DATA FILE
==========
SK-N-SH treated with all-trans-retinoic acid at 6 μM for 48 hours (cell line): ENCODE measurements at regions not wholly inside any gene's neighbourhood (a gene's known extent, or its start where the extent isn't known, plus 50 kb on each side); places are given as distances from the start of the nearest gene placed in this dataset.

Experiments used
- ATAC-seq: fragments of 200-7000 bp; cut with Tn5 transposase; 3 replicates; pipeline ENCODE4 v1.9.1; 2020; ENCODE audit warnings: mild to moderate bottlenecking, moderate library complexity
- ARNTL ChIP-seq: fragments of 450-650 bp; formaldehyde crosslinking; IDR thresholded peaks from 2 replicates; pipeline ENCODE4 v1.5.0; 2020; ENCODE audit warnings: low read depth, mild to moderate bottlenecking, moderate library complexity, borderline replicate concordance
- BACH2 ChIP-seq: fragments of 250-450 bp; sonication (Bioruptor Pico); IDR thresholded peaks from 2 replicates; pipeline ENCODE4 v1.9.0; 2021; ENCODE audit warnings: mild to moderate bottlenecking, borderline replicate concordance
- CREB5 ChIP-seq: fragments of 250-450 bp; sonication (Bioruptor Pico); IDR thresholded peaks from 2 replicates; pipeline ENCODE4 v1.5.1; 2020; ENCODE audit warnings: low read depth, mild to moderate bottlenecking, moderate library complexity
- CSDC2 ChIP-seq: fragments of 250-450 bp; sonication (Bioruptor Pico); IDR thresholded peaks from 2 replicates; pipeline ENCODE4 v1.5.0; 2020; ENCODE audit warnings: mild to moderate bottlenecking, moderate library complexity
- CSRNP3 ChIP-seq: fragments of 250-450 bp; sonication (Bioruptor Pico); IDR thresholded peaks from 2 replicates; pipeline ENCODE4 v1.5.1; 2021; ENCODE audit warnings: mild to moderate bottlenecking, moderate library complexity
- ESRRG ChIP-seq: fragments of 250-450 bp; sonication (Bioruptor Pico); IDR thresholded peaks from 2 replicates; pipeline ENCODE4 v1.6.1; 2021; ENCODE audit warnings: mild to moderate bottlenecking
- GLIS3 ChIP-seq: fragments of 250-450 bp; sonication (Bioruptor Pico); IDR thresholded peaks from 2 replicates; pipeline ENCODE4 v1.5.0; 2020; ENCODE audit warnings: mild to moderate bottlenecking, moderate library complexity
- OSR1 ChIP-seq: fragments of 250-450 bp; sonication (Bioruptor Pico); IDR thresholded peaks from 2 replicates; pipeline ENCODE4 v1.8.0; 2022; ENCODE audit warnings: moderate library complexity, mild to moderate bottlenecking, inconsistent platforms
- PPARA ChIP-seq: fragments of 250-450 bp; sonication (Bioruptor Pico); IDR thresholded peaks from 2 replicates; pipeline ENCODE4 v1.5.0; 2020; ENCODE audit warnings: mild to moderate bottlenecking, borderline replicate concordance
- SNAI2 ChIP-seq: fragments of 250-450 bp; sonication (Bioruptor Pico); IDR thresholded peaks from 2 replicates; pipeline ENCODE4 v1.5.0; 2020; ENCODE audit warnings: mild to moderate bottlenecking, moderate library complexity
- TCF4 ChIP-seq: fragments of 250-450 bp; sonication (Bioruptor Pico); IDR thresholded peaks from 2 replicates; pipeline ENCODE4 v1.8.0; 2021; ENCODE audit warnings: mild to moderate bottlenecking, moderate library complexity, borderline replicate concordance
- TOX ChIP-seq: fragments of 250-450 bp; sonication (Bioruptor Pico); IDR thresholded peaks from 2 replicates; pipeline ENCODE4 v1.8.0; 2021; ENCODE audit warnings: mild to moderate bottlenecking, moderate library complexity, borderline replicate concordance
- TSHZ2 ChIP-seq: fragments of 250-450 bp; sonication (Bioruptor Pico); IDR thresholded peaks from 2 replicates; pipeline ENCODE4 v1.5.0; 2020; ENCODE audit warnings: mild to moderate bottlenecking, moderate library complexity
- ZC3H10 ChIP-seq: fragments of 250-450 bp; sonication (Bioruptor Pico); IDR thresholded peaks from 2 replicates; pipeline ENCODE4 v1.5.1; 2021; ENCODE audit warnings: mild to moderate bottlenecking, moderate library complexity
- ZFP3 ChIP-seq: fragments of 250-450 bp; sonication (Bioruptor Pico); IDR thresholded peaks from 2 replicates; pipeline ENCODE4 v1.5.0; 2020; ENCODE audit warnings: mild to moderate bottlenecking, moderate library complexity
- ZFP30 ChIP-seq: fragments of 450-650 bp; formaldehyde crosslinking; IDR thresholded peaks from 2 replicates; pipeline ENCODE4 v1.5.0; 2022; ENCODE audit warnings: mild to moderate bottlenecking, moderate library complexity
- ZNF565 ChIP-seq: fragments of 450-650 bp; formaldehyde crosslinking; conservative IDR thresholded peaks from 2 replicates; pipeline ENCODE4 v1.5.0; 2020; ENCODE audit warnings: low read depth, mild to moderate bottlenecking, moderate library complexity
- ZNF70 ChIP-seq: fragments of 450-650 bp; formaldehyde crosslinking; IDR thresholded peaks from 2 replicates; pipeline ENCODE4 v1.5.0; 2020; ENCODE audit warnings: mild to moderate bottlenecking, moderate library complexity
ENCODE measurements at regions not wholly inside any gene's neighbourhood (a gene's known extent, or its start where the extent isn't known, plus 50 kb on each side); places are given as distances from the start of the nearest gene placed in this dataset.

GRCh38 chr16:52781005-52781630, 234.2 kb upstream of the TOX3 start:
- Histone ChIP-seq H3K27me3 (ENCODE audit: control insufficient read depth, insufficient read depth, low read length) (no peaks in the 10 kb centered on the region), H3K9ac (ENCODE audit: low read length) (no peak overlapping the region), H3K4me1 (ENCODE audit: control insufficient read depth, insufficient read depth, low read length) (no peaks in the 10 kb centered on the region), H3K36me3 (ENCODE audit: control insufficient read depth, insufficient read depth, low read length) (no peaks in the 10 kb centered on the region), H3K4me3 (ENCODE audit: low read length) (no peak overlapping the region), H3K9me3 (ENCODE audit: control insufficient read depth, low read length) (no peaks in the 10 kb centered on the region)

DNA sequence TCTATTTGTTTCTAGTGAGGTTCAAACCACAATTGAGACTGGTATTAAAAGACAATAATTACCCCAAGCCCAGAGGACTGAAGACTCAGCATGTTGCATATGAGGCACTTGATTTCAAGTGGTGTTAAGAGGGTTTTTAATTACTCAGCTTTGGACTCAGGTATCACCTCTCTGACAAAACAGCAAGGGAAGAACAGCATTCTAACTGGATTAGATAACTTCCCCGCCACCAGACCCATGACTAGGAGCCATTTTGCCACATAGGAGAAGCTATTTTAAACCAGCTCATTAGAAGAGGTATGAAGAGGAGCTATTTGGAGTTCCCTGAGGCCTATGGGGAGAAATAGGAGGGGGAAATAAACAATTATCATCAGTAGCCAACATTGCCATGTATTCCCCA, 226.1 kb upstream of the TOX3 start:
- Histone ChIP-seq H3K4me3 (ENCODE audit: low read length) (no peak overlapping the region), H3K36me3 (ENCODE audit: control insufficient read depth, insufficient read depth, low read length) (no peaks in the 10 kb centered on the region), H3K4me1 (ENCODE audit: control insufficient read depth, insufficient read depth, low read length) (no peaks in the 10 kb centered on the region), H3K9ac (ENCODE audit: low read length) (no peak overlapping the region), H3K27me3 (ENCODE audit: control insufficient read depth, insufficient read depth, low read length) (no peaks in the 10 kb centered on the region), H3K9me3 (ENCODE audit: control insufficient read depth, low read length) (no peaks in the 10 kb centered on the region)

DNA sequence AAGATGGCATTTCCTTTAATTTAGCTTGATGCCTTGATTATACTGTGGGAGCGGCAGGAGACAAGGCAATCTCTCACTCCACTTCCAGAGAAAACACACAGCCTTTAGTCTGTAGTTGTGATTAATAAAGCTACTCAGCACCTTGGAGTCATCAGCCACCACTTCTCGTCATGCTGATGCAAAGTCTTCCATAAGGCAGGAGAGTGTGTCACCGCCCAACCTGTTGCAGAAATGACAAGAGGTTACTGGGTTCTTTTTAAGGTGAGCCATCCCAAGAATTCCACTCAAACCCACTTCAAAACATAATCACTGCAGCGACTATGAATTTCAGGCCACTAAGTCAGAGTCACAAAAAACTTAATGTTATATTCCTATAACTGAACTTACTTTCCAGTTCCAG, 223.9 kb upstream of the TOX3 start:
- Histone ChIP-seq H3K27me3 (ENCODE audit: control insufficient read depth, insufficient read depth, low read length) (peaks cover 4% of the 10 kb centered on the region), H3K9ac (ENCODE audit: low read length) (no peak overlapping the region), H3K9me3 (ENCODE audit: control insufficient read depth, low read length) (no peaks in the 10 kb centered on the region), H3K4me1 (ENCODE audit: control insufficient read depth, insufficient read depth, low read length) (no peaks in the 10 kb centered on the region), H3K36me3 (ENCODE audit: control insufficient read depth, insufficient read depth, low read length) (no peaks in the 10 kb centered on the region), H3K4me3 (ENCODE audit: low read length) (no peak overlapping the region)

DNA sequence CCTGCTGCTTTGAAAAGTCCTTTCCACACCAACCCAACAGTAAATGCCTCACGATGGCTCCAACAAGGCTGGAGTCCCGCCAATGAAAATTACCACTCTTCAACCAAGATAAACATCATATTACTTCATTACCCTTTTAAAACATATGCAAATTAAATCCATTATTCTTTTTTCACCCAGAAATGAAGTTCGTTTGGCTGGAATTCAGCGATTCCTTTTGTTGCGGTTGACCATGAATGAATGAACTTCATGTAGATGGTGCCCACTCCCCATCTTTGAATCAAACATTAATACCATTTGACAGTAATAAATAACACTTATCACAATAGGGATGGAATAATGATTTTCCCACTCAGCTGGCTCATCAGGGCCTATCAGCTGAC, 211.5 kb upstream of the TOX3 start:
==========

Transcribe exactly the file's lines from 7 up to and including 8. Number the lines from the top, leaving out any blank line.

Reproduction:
- CSDC2 ChIP-seq: fragments of 250-450 bp; sonication (Bioruptor Pico); IDR thresholded peaks from 2 replicates; pipeline ENCODE4 v1.5.0; 2020; ENCODE audit warnings: mild to moderate bottlenecking, moderate library complexity
- CSRNP3 ChIP-seq: fragments of 250-450 bp; sonication (Bioruptor Pico); IDR thresholded peaks from 2 replicates; pipeline ENCODE4 v1.5.1; 2021; ENCODE audit warnings: mild to moderate bottlenecking, moderate library complexity